We will have to buy 2 x $5,000 GPS unit capable of sampling at what is essentially the speed of a missile. These are highly restricted items, but essential. The unit will record to an SD card and send back telemetry every second. It is essential to know the speed during the flight rather than waiting until after the event. After all Jason needs to knowthe speed to be able to fly the aircraft. We will also need 2 x radar responders to allow other aircraft and air traffic controllers to know where our craft is and our balloon is at any time.
The Big Event
We can expect global TV News coverage of the event and many records to be broken. The day will start by filling a large Zero Pressure Balloon like the one pictured below.
The balloon will carry the aircraft to over 40km where it will be released and go into a steep dive and break the sound barrier. As the air thickens, the speed will slow and the craft will be pulled out of the dive and leveled off to drop speed. The aircraft will eventually land and data and video records will be recovered. We will already know the top speed, but there is nothing like solid data rather than radio telemetry that may miss the odd data packet. Both the balloon and the aircraft will be transmitting live video.
There will be opportunities to attend, but it is likely to be in a rather remote part of the state (NSW, Australia) or a nearby state. The flight will be broadcast over the Internet and the opportunity to track and follow the flight will be available to all. The chance to be involved is high and the science and inspiration will be out of this world. Project ThunderStruck is set to thrill.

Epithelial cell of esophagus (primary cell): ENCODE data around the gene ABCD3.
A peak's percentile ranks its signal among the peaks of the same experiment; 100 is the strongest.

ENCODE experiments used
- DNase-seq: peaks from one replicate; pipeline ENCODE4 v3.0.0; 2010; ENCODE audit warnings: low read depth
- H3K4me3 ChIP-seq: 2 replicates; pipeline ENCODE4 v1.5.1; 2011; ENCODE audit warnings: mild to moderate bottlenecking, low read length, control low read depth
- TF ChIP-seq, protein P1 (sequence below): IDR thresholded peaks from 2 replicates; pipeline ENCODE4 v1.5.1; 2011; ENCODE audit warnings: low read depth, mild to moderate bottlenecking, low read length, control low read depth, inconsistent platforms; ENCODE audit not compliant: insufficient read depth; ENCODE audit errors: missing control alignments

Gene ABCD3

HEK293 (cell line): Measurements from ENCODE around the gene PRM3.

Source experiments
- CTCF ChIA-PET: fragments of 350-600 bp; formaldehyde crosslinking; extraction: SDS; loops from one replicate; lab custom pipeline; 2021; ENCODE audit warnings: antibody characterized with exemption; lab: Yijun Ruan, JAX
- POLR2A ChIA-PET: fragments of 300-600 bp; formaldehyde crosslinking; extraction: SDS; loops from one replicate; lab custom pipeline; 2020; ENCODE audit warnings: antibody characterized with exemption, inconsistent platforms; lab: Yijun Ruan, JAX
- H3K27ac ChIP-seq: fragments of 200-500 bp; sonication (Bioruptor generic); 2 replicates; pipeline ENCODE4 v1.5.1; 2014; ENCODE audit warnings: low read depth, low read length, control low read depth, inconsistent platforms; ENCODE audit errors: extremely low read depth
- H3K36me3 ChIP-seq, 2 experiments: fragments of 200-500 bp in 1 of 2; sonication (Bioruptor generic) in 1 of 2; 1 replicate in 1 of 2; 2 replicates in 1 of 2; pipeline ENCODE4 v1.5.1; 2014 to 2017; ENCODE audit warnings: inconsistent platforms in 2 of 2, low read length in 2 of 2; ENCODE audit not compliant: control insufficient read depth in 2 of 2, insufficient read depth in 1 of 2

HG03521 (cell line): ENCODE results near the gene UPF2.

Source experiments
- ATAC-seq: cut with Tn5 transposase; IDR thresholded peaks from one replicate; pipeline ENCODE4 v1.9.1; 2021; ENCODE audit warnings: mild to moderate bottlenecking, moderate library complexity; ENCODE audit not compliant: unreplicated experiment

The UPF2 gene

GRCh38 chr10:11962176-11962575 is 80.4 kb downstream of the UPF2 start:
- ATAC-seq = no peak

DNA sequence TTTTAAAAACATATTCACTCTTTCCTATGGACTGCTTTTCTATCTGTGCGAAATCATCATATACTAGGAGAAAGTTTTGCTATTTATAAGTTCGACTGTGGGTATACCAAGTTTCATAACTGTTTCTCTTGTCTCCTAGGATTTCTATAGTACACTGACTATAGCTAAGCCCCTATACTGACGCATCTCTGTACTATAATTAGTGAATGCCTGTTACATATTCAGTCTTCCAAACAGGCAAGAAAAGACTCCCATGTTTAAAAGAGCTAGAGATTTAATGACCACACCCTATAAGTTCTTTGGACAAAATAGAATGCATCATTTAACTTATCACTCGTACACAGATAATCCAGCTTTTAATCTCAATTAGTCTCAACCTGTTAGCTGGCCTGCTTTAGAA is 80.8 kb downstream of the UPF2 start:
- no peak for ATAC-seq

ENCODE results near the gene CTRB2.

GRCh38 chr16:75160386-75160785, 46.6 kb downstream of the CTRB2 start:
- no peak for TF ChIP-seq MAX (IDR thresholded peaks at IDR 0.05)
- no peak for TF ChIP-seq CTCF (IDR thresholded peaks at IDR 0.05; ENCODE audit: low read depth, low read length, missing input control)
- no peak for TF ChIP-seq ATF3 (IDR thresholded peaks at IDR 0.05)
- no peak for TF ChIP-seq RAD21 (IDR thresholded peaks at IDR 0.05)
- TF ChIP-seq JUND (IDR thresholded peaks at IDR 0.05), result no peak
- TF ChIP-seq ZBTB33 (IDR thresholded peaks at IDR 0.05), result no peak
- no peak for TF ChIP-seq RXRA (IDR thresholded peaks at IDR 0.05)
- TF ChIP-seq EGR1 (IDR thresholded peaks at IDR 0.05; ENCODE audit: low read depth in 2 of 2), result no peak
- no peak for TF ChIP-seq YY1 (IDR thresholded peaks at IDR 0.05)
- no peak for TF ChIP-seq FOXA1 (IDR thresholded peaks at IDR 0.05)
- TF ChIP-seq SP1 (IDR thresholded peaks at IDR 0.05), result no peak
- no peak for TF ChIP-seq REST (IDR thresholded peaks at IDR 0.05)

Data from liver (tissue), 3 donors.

We have support from key space and aeronautical people from all over the world to advise and support our efforts. Even before we officially start, Tim Gagnon and Dr Jorge Cartes have designed our mission patch. Between them they have designed many patches for NASA missions. Find out more about them and us on our website or we will tell you more about them and other supporters on Kickstarter.
Risks and challenges
Jason is ideally suited to build such a vehicle. He has launched and recovered all 19 stratospheric payloads both here and in Croatia. He flies RC models and has studied aerospace. He has had his amateur radio license since he was 9 years old and is the student representative for Team Stellar, a Google Lunar X-Prize team destined to land a rover on the moon. Jason is also in the Australian Air League and expects to solo on his 15th birthday. He also has me (his father), a team of aerospace advisers, Radio Controlled gurus and interns from a local Sydney University to assist him. Failure is not likely and is very low risk with the construction methods selected for the airframe and the servo system. His father is a well known Australian Space innovator who travels the world appearing as a guest speaker at major space conferences. This project is the transonic phase of a re-entry vehicle from space. Project ThunderStruck is the simplest of the tasks to complete the entire Spacecraft, but Jason will have had a part in building a real spacecraft for the future.Learn about accountability on Kickstarter